Socialists are well placed to make a strong argument for anti-capitalist solutions as capitalism is incapable of solving the crises of COVID-19 and climate change.
The long-term failures of rich, capitalist countries to take meaningful climate action were evident in the abject failure of the United Nations Climate Change Conference (COP26). Swedish climate activist Greta Thunberg used her speech outside COP26 to describe the summit as a “Global North greenwash festival. A two-week-long celebration of business as usual and blah, blah, blah”.
Australia’s dismal performance was on full display. While it ranked last in the 2022 Climate Change Performance Index, it stuck stubbornly to its inadequate global targets and refused to sign agreements to limit methane gas or stop investments in new coal mines.
Prime Minister Scott Morrison’s announcement that he would achieve net zero by 2050 “the Australian way” — through “technology not taxes” — was pure spin. The technology has not been tested on the scale necessary to make a difference, and the modelling is flimsy.
Talking up “technology” is intended to distract from the government’s intention to keep exploring for and mining coal and gas.
This is not a surprise, given the hold the fossil fuel lobby has over the major political parties, including the revolving door of lucrative “jobs for the boys” for ministers who serve their masters well.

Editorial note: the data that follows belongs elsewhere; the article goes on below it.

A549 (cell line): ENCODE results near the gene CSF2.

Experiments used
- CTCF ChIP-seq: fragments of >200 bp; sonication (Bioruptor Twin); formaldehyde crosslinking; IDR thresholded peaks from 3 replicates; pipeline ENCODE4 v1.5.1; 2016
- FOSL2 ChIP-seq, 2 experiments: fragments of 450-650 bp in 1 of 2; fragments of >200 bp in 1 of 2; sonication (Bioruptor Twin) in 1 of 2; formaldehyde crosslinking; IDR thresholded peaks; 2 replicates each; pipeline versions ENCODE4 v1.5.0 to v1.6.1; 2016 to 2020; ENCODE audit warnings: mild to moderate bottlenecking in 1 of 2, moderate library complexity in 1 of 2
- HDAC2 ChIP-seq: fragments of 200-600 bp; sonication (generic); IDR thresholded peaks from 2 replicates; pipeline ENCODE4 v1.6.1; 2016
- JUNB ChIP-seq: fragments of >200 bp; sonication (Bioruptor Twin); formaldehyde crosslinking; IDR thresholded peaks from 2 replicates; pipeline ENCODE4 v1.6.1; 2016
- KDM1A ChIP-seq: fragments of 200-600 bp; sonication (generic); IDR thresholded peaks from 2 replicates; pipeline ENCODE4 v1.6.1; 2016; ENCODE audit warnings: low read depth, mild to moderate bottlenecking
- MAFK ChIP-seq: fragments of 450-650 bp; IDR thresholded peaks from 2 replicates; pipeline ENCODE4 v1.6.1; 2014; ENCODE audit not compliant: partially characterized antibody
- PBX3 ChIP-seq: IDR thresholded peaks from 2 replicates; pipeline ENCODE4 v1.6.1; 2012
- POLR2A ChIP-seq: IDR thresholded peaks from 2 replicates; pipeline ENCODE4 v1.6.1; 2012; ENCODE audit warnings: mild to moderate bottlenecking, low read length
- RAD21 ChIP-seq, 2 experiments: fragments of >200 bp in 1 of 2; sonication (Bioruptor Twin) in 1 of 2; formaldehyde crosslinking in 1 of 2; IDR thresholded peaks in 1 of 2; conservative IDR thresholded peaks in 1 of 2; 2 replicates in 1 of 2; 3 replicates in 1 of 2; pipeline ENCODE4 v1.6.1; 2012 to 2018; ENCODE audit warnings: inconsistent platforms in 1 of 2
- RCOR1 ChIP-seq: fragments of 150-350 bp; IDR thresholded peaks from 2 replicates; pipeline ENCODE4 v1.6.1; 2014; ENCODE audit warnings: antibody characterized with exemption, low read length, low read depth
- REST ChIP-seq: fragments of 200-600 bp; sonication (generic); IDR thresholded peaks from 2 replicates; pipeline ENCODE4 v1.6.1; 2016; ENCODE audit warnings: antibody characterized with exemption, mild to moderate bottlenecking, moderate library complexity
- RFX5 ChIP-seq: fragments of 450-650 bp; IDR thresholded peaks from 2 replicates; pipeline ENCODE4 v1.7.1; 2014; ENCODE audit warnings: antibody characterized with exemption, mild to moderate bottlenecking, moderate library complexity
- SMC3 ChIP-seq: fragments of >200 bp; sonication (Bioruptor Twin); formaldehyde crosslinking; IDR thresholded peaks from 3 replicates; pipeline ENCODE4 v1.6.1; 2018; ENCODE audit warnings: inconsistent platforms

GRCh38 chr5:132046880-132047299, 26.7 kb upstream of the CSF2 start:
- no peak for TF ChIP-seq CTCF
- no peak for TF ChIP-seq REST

Nationals Senator Matt Canavan accused Morrison of paying “lip service” to climate action. This champion of fossil fuel energy is hardly a lone voice within the Coalition. Morrison’s last-minute decision to attend COP26 came after public pressure and having Santos CEO next to him ensured no one was confused about his views.
He signed the Glasgow Climate Pact while also affirming his commitment to the coal industry and vowing to “take on the activist green lobby”.
While Morrison sounds bullish, the global market for fossil fuels is in decline. Renewable energy from wind and solar power is now cheaper than coal and more more than 130 countries are now committing to “net-zero”.
This shift means socialists have an opportunity to explain what a transition to renewable energy could look like: revenues from fossil fuel industries could be replaced by new publicly-owned industries and new jobs under workers’ control.
The federal government’s anti-worker COVID-19 recovery strategy, along with its single-minded pursuit of a coal- and gas-led “recovery” creates the political space to mount the argument that a just transition requires complete system change, not a greener form of capitalism.
Some think capitalism is just a bad idea. It’s more than that: it’s an unjust system in which a tiny ruling class is prepared to use violence to defend its power and privilege. Capitalism is incompatible with a sustainable planet.
Some believe in the fantasy of green capitalism. But “green” capitalism, like capitalism itself, is driven by capital’s demands for continuous growth and profit, in which the true cost of production is transferred to workers and the planet.
The climate movement in Australia is fragmented, ideologically and organisationally. The lobbyist non-government organisations, including The Climate Council and 350.org, as well as grassroots groups such as School Strike for Climate, Extinction Rebellion (XR) Australia, Blockade Australia and the Scarborough Gas Action Alliance (SGAA), have their strengths and weaknesses.